To evaluate the Control System behavior, a State Space Matrix has been estimated from the modal analysis of a finite element model of the complete telescope, including also the pier, in the “free rotor” condition.
The plant transfer functions of the Azimuth and Altitude axes have been analyzed to evaluate the more critical resonances that can affect the control loops bandwidth. The velocity and the position loops architectures have been designed and tuned to evaluate how the control bandwidth influences the structural resonances.
Different loops architectures have been implemented to compare the results, also including feedforward control to enhance the tracking performance and low pass filters to minimize the structural modes excitation. The control design results are presented.
A telescope model, including Azimuth and Altitude axes, frictions and motor torque disturbances, encoders quantization, loops sampling and latencies, has been created. The wind disturbance has been implemented as a time-varying force acting directly on the telescope structure, generated using a velocity time history with the requested PSD.
Several simulations, here presented, with and without the wind disturbance, have been done to analyze the performances respect to all the requirements and to assess the structural behavior. The simulations consider the axes moving at the same time to evaluate the cross coupling effect following all the foreseen trajectories.
The European Extremely Large Telescope (E-ELT), with its primary mirror diameter of 39 meters, will be the largest optical/near-infrared telescope in the world and will allow scientists to investigate important unsolved issues of the universe.
The dome and telescope (DMS) are designed to ensure high performance in one of the most seismic active areas in the world, Cerro Armazones in Chile.
The Dome diameter is 86 m and sits on the top of a stiff concrete pier, which has been designed with horizontal seismic devices to reduce the seismic accelerations on the structures. The isolation system consists of a combination of High Damping Rubber Bearings (HDRBs) and lubricated spherical bearings.
The Telescope structure has been designed to be adaptive, during operation it is extremely stiff with low damping to guarantee the pointing and tracking (fixed condition) and when subjected to strong earthquakes it is flexible with high damping (isolated condition) to reduce the accelerations on the mirrors and instruments.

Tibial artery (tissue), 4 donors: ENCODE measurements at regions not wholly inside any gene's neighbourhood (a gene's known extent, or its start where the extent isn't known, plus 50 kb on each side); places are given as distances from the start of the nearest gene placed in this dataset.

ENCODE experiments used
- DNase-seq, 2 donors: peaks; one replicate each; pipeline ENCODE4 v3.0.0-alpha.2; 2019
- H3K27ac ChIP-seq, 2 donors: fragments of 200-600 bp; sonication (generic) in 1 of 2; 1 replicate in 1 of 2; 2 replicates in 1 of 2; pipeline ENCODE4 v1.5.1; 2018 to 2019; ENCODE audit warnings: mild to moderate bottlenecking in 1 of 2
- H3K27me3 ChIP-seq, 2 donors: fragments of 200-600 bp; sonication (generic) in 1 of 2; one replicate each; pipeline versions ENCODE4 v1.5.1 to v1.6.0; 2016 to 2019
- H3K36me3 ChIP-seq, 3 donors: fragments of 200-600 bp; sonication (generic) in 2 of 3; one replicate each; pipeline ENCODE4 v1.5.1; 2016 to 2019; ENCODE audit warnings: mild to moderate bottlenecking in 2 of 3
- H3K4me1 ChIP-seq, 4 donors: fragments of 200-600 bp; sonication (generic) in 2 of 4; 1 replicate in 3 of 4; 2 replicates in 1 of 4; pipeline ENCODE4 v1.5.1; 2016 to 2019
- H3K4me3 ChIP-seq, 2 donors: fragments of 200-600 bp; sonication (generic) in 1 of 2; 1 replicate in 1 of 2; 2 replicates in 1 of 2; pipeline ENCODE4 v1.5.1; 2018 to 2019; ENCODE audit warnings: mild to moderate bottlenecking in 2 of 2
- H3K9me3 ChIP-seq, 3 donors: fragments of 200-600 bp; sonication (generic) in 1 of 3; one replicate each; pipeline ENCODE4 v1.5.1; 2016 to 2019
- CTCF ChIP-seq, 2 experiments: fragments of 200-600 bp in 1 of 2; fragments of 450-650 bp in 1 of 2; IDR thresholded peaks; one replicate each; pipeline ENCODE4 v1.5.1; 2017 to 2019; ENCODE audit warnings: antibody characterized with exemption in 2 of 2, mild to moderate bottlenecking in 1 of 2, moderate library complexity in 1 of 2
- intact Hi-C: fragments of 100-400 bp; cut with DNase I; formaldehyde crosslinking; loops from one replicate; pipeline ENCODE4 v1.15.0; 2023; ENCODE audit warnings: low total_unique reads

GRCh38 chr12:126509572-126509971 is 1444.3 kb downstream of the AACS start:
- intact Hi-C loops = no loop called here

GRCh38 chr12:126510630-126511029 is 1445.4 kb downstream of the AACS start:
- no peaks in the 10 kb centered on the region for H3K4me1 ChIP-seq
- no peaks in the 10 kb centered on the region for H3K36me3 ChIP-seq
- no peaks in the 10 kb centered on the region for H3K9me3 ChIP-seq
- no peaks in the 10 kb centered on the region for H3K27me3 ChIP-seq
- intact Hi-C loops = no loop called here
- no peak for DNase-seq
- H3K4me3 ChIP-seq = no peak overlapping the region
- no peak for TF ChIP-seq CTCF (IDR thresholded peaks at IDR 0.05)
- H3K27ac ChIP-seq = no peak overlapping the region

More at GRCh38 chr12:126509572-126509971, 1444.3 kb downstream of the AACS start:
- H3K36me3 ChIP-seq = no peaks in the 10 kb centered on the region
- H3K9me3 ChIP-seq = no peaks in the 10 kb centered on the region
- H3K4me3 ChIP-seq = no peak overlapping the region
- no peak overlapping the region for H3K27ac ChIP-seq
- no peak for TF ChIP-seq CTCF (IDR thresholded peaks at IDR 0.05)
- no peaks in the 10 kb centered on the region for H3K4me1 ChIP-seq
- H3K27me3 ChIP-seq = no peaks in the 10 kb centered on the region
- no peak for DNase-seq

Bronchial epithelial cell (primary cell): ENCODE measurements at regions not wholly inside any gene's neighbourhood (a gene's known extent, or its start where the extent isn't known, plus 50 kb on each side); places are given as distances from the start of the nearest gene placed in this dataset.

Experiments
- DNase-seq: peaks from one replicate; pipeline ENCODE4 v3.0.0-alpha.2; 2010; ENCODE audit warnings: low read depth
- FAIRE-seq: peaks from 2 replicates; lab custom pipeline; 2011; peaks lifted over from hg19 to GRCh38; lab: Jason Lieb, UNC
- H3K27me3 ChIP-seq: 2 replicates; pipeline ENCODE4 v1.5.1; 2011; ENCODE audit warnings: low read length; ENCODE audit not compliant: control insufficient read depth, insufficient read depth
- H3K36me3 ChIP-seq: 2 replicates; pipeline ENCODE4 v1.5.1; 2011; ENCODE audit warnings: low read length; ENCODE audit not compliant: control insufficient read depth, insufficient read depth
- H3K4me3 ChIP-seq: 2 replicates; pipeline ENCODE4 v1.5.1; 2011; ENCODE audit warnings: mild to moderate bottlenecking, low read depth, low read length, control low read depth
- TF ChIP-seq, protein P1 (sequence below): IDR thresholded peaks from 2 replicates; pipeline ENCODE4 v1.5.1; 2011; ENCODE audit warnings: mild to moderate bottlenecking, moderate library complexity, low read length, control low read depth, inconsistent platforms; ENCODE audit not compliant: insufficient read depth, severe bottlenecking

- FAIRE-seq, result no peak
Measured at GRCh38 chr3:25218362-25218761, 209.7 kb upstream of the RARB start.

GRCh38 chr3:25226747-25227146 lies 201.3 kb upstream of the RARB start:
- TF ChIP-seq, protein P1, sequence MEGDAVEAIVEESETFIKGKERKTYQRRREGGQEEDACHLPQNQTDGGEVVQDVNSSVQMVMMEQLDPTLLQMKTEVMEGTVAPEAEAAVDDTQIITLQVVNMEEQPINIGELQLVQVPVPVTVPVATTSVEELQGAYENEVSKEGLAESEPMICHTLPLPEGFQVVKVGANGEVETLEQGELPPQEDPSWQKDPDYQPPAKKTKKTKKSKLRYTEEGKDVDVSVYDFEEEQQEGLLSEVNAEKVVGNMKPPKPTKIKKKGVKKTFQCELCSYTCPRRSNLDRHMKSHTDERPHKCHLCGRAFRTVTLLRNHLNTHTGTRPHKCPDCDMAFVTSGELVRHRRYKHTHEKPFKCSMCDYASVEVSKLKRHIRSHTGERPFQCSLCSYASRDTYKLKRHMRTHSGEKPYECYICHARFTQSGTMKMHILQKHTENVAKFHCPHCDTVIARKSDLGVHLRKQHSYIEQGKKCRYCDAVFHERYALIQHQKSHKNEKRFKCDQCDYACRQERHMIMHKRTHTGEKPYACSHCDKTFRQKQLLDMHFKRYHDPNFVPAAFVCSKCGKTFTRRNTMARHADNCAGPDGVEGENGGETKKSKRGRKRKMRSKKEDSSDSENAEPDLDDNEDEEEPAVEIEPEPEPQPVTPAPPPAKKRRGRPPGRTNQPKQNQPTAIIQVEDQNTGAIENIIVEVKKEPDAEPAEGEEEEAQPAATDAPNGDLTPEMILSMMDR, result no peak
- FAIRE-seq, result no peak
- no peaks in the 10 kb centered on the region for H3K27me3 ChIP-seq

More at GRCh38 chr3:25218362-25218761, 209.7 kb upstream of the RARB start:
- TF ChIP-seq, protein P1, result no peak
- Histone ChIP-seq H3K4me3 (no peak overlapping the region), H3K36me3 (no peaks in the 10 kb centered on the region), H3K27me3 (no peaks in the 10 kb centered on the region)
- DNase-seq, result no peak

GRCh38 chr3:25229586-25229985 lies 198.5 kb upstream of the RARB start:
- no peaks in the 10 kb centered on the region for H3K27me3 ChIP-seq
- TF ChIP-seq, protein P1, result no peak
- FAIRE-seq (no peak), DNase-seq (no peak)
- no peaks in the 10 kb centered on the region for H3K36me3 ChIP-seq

To fulfill these requirements, a 3D adaptive seismic isolation system has been designed with unique features. The telescope natural frequencies and damping change suddenly when the telescope is subjected to a 1-year return period seismic event, which is the maximum threshold acceleration acceptable without isolation. In the isolated configuration, the telescope frequencies range between 0.3 Hz (isolation frequency) and 30 Hz (highest frequency of interest), while in the fixed configurations the frequencies range between 2.6 Hz and 30Hz.
The vertical and horizontal acceleration reduction is obtained with special devices designed for this type of applications.
This paper presents the design and shows the results of the sophisticated nonlinear time history analyses performed on the DMS. The large finite element models consist of about 75000 nodes and over 110000 elements and include nonlinear spring damper elements calibrated experimentally to model the vertical and horizontal behavior of the seismic devices.
The Extremely Large Telescope (ELT) is the largest near- and mid- infrared telescope of the world.
The performance check of the preliminary design of the ELT has been completed through a variety of analyses: structural static analysis (FEM), modal and harmonic analysis (FEM), seismic spectrum and transient analysis (FEM), wind analysis (CFD and Wind Tunnel Test), thermal analysis (FEM), vibration analysis (FEM + State Space model), Servo analysis for pointing and tracking (State Space model).
A FEM model of the telescope has been created to analyze the telescope behavior against all the significant actions: gravity, wind, seism, thermal, manufacturing and alignment errors. The model includes the telescope pier and the pier foundations.